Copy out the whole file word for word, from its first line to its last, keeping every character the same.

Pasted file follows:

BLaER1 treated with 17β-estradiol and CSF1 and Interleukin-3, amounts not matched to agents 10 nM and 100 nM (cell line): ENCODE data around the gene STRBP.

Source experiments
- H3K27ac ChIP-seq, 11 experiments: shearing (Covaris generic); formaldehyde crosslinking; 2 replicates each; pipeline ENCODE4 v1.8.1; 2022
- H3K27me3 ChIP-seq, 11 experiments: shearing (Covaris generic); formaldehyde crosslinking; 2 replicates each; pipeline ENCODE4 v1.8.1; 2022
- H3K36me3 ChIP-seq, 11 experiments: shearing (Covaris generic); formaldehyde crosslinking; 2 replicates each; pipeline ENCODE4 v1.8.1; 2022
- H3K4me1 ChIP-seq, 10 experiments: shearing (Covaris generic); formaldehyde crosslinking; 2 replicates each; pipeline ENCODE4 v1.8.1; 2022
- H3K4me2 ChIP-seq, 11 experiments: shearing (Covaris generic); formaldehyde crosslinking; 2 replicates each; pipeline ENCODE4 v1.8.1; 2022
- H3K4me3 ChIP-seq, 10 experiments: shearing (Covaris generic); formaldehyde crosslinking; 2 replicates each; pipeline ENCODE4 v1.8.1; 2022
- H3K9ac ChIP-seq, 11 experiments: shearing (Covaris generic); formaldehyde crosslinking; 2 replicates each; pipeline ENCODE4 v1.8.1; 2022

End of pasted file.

BLaER1 treated with 17β-estradiol and CSF1 and Interleukin-3, amounts not matched to agents 10 nM and 100 nM (cell line): ENCODE data around the gene STRBP.

Source experiments
- H3K27ac ChIP-seq, 11 experiments: shearing (Covaris generic); formaldehyde crosslinking; 2 replicates each; pipeline ENCODE4 v1.8.1; 2022
- H3K27me3 ChIP-seq, 11 experiments: shearing (Covaris generic); formaldehyde crosslinking; 2 replicates each; pipeline ENCODE4 v1.8.1; 2022
- H3K36me3 ChIP-seq, 11 experiments: shearing (Covaris generic); formaldehyde crosslinking; 2 replicates each; pipeline ENCODE4 v1.8.1; 2022
- H3K4me1 ChIP-seq, 10 experiments: shearing (Covaris generic); formaldehyde crosslinking; 2 replicates each; pipeline ENCODE4 v1.8.1; 2022
- H3K4me2 ChIP-seq, 11 experiments: shearing (Covaris generic); formaldehyde crosslinking; 2 replicates each; pipeline ENCODE4 v1.8.1; 2022
- H3K4me3 ChIP-seq, 10 experiments: shearing (Covaris generic); formaldehyde crosslinking; 2 replicates each; pipeline ENCODE4 v1.8.1; 2022
- H3K9ac ChIP-seq, 11 experiments: shearing (Covaris generic); formaldehyde crosslinking; 2 replicates each; pipeline ENCODE4 v1.8.1; 2022